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Jobs for the Month  

  • Check that your hives remain secure against predators, weather and flooding, and look out for evidence of water ingress through roofs and corners.
  • Check your hives for damage after strong winds and adverse weather.
  • Consider insulation on hives in exposed positions and insulate all deep roofs.
  • Check that hive entrances are clear of leaves, dead bees or other such debris.
  • Cut back grass and foliage under and around your hives to reduce dampness.
  • If you have them, keep varroa floor inserts clear of debris that may allow wax moth to breed.
  • Continue to monitor varroa drop and plan further treatment if needed.
  • If you haven’t already done so, remove queen excluders.
  • Complete cleaning, repairing, sterilising and storing your equipment.
  • Check that any stored comb is well protected against damp, mice and wax moth.
  • De-coke your smoker, clean your hive tools and wash your bee suit.
  • Complete your colony records and your varroa treatment record card if applicable.
  • Continue to evaluate your beekeeping season and make plans for the new one.
  • Read or re-read those beekeeping books and maybe enrol on a course ready for next season.
  • Melt down and clean all those bits of wax and make candles, hand cream, soap.
  • Check out any attractive hibernation places for Asian hornet queens and look out for old nests.

**Check out the Tip of the Month**

Suggested frequency of visits – monthly

November is a quiet month in the apiary. As the days shorten, activity within the hive lessens as forage is scarce. If the weather is benign there is perhaps a little pollen from late-flowering plants such as Michaelmas daisy and ivy but hardly any nectar. Because of this reduced activity the lifespan of the workers increases dramatically. Most of these bees (now known as winter bees) will survive until early spring, ready to take up their duties when the colony begins to expand.

Unlike other insects such as wasps or hornets, honey bees do not hibernate but simply slow down their metabolism. They therefore require food in order to survive and to provide the energy needed to regulate the temperature and airflow within and around the winter cluster. In mild weather the cluster expands and the bees fan their wings to cool and ventilate the hive. In cold weather the cluster contracts and the bees vibrate their powerful flight muscles to generate heat. All of this activity requires energy and this comes from the food stores that the colony has built up, supplemented of course by the beekeeper if a late honey crop has been removed. It is vital therefore, that each colony has sufficient stores to see it through the winter season and that these stores are close enough to the winter cluster for the bees to access if the weather becomes very cold. It is too late now to feed home-made sugar syrup as the bees are not active enough to process it for safe storage; they must convert the majority of the sucrose into glucose and fructose, which is much easier to digest, and to remove excess water. Unprocessed syrup may ferment and lead to dysentery, but this will be avoided if you use commercially produced, ready inverted syrup such as Ambrosia or a fondant-type product.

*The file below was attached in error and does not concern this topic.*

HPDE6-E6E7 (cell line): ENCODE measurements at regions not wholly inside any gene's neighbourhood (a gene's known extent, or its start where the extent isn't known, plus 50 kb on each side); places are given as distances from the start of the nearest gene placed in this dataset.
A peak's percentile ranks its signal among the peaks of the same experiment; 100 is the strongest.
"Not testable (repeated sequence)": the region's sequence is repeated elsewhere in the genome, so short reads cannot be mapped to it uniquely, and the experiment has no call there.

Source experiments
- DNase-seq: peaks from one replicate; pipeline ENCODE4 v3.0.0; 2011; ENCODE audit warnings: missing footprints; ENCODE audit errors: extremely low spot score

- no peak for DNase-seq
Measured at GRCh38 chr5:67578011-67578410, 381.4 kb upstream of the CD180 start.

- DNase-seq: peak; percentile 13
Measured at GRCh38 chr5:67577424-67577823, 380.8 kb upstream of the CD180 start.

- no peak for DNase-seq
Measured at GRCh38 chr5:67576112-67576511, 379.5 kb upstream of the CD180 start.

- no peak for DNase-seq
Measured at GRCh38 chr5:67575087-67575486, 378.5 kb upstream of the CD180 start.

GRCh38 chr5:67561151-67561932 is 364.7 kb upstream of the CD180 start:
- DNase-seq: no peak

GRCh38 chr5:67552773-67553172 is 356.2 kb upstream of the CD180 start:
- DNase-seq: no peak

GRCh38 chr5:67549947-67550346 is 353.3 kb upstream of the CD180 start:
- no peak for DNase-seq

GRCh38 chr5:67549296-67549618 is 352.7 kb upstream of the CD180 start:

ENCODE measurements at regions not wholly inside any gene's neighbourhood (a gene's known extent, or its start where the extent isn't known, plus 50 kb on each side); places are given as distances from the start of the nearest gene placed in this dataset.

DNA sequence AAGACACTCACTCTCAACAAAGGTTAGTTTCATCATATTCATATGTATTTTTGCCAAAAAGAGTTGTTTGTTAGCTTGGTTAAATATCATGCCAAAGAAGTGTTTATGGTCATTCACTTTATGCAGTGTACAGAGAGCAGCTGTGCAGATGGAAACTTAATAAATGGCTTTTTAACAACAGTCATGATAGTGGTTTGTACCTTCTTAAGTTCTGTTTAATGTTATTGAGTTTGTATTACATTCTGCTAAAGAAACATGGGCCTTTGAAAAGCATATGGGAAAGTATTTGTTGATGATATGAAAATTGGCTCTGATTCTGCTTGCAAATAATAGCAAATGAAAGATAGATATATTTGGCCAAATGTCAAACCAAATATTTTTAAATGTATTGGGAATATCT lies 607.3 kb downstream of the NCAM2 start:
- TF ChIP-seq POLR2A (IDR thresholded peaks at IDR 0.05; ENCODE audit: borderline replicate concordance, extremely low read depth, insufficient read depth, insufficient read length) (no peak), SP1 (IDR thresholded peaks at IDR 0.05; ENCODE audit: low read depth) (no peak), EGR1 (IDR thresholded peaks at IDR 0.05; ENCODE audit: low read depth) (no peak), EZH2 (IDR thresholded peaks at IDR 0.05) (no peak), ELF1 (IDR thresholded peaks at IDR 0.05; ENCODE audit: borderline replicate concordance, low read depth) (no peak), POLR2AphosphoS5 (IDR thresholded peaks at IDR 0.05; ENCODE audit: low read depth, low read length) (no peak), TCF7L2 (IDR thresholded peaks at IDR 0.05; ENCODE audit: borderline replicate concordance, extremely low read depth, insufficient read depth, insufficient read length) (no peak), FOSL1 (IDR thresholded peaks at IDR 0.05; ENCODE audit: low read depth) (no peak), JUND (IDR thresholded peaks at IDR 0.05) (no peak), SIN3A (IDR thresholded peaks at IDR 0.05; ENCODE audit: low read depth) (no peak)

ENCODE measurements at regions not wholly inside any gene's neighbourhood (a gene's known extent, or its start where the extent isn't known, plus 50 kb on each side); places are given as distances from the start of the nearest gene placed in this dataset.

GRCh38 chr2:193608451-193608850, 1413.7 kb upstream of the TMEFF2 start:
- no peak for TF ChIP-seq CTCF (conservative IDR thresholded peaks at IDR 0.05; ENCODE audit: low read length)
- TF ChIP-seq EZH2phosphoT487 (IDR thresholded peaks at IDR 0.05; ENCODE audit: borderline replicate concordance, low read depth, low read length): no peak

Keep hefting or weighing and, if you have them, regularly check the varroa floor inserts for signs of uncapping of stores. This will give you a guide as to how quickly the colony is consuming stores and also help you locate the cluster. After a prolonged cold spell it may be advisable to quickly open the hive to check that the bees have not become isolated from their stores and, if that is the case, to move combs of food right up against the cluster. If the bees are at the top of the frames with no food above them, place some fondant over the feed holes in the crown board if the cluster is below those, otherwise place the fondant straight on top of the comb where the cluster is, taking care not to trap bees whilst doing so. You will need an empty super or eke to give space, and this should ideally be filled with some form of insulation such as polystyrene or bubble wrap (some materiel that will not hold moisture and therefore keep the top of the hive damp). Running out of food shouldn’t really happen in November or December if the bees have been properly fed, but accidents can happen and a really quick check should do no harm. Check you have removed the queen excluder as the bees will not go through it to access fresh stores if it means leaving the queen behind, in which case they will almost certainly starve.

As you carry out your essential apiary management – anchoring hives, weeding and brush clearing, general tidying – keep an eye out for any evidence of the presence of Asian hornets. Look out for signs of old nests in trees and hedges, possibly but not always high up.  Any new queens that may have emerged from unseen nests will be looking for a good place to hibernate for the winter and therefore it is advisable to check sheds, garages and leaf litter.